The 31-year-old actor tells EW, 'I’d love for people to watch "Good Time" and think I’m a first-time actor who they’ve never seen before'
With the role that made him super-famous five years in the rearview mirror, Robert Pattinson is returning to theaters in his first leading role since the end of the Twilight franchise. The 31-year-old British actor stars as a low-life New York criminal named Connie Nikas in the critically acclaimed Good Time.
In the exclusive clip above, which is a snippet from the movie’s opening scene, we first meet Connie’s brother Nick (played by co-director Benny Safdie), who has developmental disabilities, as he’s speaking to a psychiatrist (Peter Verby). Pattinson’s character barges into the office to drag his brother out, triggering a very twisty plot that before long will lead to the two brothers on the run from the police after a sloppy bank robbery.
Pattison spoke to EW about finding the look, sound, and essence of his character. His performance has been generating awards buzz since the film premiered at the Cannes Film Festival in May. Good Time is in limited release now and expanding to more cinemas in coming weeks.
ENTERTAINMENT WEEKLY: Tommy Lee Jones has an interesting connection to this character that you play in Good Time, isn’t that right?
ROBERT PATTINSON: Yeah, absolutely.
[Co-director] Josh Safdie had sent me Norman Mailer’s book The Executioner’s Song and then I watched the movie [made for TV in 1982] with Tommy Lee Jones as murderer Gary Gilmore. It’s just such a fascinating character. There’s something about his nihilism and the way he processes things. There’s not a conventional sense of guilt within him. After he’s committed a crime, he still thinks it’s someone else’s fault. Never self-reflective at all — that gave me a lot of energy as the character I was playing.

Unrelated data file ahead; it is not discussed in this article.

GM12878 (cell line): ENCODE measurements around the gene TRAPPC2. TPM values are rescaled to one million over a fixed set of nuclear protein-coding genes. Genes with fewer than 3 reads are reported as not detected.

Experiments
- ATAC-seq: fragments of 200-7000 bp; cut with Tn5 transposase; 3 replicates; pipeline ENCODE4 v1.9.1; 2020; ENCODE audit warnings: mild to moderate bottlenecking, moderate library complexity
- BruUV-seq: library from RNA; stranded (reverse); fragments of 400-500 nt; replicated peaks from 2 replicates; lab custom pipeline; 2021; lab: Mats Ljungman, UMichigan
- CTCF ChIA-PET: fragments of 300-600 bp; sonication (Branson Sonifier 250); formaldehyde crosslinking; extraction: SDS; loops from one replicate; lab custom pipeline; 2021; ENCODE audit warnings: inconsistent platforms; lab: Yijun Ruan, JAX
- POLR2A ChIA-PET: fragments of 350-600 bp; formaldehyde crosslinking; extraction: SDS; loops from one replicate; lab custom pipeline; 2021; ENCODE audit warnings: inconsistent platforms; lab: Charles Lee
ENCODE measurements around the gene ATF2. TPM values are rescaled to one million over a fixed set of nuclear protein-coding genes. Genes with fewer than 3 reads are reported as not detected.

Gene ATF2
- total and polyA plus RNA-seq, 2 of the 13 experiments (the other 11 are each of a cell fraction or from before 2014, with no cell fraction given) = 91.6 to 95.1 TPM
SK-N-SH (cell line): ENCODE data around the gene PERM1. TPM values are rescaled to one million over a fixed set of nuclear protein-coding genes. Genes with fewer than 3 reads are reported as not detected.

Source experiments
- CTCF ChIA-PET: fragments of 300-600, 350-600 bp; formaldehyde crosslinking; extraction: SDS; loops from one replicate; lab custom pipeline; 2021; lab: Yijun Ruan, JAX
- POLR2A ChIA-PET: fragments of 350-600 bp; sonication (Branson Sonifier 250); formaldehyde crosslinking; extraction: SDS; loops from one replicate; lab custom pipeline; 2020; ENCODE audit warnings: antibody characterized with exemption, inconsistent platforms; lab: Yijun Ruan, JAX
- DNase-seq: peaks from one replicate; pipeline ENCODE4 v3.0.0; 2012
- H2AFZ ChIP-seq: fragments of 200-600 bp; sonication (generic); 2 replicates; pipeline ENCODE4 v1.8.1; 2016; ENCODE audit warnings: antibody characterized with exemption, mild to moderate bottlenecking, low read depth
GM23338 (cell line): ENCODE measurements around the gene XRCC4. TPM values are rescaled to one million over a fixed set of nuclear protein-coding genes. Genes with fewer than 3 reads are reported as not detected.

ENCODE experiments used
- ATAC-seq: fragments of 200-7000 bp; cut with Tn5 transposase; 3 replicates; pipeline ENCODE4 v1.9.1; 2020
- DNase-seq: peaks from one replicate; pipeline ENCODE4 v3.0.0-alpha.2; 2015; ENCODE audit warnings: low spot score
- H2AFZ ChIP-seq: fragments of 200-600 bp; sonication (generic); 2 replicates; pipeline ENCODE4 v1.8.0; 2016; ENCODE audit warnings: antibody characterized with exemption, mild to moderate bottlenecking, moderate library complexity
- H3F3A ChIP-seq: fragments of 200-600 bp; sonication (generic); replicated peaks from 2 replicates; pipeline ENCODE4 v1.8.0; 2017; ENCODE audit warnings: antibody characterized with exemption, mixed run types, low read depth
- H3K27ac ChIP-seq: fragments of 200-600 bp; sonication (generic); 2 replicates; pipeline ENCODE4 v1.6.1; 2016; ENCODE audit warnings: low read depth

Because Connie in Good Time lacks a certain self-awareness?
Yes. It’s so interesting playing someone who makes everything pragmatic for himself. Connie thinks that everything is excusable because it’s in the service of what he wants. But that’s not how morality works. He needs that explained to him. And I found that fascinating.
And how did Tommy Lee Jones’ appearance affect how you look in this movie?
That was a kind of later thing. In preparation for the role, we were trying all these different things with my face. We were trying to get me to look more like Benny [Safdie], who plays my brother. So I put on a fake nose, tried some other prosthetics. But I looked crazy.
Crazy in the wrong way?
Yeah, crazy but not subtle. So what we did, and it was very simple, was just put a little bit of scarring and pock marks on my skin.
Is there something irresistible for you, given how recognizable you are, about being in a film where audiences might not know it’s you at first?
I kind of love it. I keep wanting to disable audience preconceptions. I’m trying to find a world that’s also so different to a large part of the audience. And then you have them trapped. Whereas if the world is something that all the audience understands, then they are more likely to say, “OK, I recognize him and now I’m going to judge how his performance compares to other people.” I’d love for people to watch Good Time and think I’m a first-time actor who they’ve never seen before.
How did you come up with the character’s voice?
I had the luxury of being isolated while working on this. I was living in a basement apartment in Queens. And I was just repeating and repeating stuff until it vaguely felt right. I’ve worked with dialect coached before but for this role it was just repetition. And I stayed in the accent while we weren’t filming. It’s a fun accent, I must say. I missed it when it was gone.